In the garden, tomatoes are considered to be the king of all vegetable plants. Most people who only have a small garden will still make room for tomatoes. Tomatoes may be planted in hay bales, in the ground or in containers. Dwarf varieties may even be grown in hanging baskets suspended from a porch. One method of growing tomatoes involves suspending them upside down from sturdy hanging planters. As the vines grow, they bend upward in a J shape to grow toward the light. This creates a growing curiosity in your garden.
Dig a hole for the T-Leg clothesline pole in a location well away from buildings that can shade the tomato plants. Your plants should receive at least six hours of sunlight daily. The hole should be 2 feet deep.
Fill the hole with 6 inches of gravel. Set the end of the clothesline pole into the hole so that it is at a 90-degree angle to the soil line.
Mix concrete in the mixing bucket with water until the concrete is as thick as cake batter. Pour the concrete into the hole around the clothesline post up to the soil line. Tamp the concrete with the tamping tool to release any air pockets. Allow the concrete to dry for 48 hours.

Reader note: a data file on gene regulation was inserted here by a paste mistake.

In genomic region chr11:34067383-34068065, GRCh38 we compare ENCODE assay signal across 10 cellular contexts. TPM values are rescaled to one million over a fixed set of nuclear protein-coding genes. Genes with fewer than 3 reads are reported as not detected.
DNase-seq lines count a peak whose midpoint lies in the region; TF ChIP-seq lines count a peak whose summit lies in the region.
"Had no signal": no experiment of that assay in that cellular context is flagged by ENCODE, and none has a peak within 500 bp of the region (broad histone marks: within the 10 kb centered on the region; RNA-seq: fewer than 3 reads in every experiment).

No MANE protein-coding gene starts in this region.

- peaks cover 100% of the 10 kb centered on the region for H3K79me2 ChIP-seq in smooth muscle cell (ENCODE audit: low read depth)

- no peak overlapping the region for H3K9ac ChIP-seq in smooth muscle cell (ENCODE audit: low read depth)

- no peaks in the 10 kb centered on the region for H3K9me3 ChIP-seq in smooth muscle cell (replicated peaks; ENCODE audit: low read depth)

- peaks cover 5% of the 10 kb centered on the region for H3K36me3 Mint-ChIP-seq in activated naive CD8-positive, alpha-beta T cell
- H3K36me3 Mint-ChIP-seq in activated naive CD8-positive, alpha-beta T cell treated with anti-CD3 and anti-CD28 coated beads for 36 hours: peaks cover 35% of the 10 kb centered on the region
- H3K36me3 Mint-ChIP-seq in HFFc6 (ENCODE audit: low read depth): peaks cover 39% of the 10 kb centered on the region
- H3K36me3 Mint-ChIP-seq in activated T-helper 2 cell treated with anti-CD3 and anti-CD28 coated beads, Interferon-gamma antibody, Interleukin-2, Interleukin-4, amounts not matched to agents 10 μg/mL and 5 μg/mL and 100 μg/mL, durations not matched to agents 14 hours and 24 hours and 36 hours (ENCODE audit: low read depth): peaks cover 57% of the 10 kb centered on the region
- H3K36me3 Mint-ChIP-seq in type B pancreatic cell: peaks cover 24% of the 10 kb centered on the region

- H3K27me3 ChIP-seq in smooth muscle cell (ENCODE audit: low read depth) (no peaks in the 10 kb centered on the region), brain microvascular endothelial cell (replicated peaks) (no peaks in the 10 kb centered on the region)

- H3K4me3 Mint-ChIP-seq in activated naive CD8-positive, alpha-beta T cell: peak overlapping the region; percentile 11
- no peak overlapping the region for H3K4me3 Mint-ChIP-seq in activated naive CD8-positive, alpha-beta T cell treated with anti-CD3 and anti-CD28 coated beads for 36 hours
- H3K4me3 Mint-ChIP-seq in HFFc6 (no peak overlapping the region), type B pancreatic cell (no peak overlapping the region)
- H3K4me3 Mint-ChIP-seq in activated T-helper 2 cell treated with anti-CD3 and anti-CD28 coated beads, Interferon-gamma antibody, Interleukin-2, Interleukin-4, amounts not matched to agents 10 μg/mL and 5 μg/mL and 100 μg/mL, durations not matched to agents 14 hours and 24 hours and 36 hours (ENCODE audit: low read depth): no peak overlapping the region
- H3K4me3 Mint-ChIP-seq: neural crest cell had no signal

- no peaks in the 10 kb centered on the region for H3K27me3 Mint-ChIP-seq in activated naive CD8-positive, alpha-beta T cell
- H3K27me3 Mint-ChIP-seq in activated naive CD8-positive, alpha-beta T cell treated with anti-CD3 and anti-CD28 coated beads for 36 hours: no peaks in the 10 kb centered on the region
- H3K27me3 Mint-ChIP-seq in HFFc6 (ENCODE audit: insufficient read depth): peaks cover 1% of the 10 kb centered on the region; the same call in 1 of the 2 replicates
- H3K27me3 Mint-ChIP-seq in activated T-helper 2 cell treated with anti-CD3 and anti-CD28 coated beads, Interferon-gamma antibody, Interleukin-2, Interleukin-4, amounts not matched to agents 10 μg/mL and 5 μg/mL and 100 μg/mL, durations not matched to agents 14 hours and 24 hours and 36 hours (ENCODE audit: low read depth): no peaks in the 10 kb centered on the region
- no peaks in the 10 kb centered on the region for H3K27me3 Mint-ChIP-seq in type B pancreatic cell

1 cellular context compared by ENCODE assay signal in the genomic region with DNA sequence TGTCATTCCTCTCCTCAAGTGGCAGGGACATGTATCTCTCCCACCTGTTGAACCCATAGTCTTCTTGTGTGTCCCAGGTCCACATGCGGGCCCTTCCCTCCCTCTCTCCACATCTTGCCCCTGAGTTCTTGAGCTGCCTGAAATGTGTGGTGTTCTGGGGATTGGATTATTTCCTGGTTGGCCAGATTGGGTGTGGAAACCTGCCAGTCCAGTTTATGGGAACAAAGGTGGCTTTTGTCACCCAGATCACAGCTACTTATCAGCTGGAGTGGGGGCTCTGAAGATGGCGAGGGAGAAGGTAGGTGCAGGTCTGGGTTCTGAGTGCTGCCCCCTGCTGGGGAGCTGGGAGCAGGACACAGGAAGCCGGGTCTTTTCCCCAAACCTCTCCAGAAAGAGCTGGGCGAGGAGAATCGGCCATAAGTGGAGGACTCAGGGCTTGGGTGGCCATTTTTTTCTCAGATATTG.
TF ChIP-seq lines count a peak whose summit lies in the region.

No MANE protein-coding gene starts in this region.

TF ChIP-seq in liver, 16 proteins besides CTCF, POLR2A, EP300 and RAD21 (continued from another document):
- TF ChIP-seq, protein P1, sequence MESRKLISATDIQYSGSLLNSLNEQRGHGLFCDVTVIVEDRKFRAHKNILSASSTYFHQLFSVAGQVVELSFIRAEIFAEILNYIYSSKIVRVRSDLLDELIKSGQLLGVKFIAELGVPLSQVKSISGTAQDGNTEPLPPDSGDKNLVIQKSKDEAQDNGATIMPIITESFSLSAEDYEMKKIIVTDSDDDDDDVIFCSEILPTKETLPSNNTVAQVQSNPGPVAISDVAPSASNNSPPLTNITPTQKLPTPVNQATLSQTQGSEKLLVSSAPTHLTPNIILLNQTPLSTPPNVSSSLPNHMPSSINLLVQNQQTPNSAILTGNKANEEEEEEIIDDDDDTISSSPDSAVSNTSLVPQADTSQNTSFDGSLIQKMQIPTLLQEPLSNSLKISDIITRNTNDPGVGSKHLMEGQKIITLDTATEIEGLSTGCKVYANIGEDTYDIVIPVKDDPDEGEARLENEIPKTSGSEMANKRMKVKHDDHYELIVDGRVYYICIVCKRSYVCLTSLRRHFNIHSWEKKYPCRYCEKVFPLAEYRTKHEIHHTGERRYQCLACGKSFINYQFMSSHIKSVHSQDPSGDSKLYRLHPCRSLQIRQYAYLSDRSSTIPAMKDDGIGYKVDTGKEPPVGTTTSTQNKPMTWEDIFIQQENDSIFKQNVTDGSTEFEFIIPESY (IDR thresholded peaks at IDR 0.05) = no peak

Drill a hole in the center bottom of a 5 gallon bucket with the spade bit. Run the handle of a bucket through the handle of a broom. Place the broom on the backs of two chairs so the bucket is suspended between them.
Cut an X in the center of a coffee filter. Carefully place the root ball of a tomato plant through the coffee filter and pull the filter up to the leaves of the tomato plant. Push the leaves through the hole in the bucket, being careful not to break the leaves or stem.
Hold the root ball supported in one hand and carefully fill the bucket with potting soil up to the brim. Water the bucket from the top with a garden hose until the soil is saturated. Place the lid onto the top of the bucket.
Repeat Steps 4, 5 and 6 for the second bucket.
Hang each bucket by its handle from one of the arms of the clothesline pole.